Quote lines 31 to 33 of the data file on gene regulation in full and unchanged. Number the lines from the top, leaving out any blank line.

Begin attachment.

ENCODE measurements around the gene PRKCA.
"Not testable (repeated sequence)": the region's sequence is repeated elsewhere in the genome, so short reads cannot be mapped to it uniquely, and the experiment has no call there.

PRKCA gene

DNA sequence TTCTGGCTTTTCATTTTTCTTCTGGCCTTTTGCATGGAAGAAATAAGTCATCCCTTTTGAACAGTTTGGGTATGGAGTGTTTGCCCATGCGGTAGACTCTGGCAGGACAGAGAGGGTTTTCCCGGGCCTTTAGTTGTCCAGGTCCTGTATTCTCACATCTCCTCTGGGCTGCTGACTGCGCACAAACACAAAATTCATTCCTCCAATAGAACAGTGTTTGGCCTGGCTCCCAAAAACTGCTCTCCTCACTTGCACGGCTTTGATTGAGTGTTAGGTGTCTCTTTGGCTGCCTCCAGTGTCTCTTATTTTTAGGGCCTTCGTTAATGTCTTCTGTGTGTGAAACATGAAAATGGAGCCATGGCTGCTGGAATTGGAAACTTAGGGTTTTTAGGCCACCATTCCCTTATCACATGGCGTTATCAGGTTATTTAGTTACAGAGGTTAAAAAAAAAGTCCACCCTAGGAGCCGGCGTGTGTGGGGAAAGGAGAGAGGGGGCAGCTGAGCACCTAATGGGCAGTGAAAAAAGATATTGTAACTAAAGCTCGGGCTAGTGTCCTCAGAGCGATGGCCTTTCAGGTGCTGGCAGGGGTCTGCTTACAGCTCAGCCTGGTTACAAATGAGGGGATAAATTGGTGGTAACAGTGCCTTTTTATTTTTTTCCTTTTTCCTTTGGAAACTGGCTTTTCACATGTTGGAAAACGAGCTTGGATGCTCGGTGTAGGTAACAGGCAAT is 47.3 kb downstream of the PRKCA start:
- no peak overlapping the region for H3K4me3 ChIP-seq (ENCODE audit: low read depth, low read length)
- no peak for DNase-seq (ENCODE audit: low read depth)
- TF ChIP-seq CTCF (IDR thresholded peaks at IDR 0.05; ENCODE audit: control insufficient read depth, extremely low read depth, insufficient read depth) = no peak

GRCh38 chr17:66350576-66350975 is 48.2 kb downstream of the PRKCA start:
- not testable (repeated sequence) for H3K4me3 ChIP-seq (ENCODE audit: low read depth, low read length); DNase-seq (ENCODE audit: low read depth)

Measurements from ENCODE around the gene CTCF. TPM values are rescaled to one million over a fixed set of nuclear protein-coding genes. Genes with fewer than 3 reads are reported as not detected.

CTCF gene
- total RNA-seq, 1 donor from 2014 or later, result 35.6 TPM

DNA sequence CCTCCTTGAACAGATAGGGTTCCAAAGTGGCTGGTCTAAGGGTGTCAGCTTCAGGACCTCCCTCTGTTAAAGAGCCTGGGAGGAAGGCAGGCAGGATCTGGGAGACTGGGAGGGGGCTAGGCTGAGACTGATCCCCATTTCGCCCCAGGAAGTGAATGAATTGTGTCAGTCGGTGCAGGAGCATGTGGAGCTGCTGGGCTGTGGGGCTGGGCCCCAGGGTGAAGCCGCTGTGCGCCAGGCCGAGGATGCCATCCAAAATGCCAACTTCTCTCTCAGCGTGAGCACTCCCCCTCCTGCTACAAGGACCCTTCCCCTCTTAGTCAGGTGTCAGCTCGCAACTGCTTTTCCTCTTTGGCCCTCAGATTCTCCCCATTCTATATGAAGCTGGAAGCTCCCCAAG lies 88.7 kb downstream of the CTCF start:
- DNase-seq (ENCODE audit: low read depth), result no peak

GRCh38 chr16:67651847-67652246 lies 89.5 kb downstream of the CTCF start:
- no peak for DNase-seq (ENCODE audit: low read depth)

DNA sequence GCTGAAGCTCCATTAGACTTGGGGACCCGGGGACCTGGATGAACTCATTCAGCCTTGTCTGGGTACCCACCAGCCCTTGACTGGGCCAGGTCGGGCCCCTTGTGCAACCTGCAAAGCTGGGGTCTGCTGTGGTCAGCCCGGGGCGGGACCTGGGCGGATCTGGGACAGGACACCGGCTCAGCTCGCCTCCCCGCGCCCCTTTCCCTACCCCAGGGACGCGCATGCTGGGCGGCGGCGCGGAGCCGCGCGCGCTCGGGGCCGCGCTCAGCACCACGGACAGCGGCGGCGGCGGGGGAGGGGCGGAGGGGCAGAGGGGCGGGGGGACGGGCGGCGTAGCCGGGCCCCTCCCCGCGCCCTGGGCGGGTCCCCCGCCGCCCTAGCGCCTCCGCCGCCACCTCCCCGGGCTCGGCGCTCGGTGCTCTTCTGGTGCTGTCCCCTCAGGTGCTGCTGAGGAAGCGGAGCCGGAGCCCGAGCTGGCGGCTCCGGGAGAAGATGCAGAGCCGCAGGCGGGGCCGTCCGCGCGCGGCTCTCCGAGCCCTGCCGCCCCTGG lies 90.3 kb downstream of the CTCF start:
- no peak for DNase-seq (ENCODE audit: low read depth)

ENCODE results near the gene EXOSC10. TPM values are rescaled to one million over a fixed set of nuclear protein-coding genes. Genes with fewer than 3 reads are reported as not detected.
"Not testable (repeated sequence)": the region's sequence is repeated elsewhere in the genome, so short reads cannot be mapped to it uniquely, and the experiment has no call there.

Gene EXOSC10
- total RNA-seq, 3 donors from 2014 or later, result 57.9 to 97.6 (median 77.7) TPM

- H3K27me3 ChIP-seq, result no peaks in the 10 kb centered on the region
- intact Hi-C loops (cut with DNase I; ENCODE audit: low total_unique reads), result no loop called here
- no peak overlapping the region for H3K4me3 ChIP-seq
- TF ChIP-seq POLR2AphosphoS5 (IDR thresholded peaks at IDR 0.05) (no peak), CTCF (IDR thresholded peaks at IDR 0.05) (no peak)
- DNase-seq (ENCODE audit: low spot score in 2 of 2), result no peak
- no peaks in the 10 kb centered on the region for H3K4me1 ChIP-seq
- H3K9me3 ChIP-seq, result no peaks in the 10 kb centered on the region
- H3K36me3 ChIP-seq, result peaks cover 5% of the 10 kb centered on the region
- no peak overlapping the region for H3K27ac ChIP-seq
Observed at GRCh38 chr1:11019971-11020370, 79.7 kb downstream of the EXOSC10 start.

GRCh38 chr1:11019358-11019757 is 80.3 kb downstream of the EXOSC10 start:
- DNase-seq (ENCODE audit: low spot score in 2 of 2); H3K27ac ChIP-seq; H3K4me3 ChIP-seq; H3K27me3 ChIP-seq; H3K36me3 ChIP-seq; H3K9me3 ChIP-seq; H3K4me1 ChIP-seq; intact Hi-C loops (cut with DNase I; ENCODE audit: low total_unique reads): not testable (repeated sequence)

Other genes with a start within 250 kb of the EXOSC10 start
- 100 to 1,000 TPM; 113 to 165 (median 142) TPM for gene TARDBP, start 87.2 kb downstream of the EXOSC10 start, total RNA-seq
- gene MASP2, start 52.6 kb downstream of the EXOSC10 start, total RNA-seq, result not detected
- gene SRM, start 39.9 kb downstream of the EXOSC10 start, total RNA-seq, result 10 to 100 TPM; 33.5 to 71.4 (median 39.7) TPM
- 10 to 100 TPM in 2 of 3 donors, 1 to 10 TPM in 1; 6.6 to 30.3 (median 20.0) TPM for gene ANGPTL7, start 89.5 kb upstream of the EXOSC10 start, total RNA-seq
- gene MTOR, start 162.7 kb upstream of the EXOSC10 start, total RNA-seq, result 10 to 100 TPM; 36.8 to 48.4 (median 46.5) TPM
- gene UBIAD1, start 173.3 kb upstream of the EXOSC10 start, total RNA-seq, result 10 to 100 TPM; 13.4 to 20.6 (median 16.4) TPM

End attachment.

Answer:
- no peak overlapping the region for H3K27ac ChIP-seq
Observed at GRCh38 chr1:11019971-11020370, 79.7 kb downstream of the EXOSC10 start.

GRCh38 chr1:11019358-11019757 is 80.3 kb downstream of the EXOSC10 start: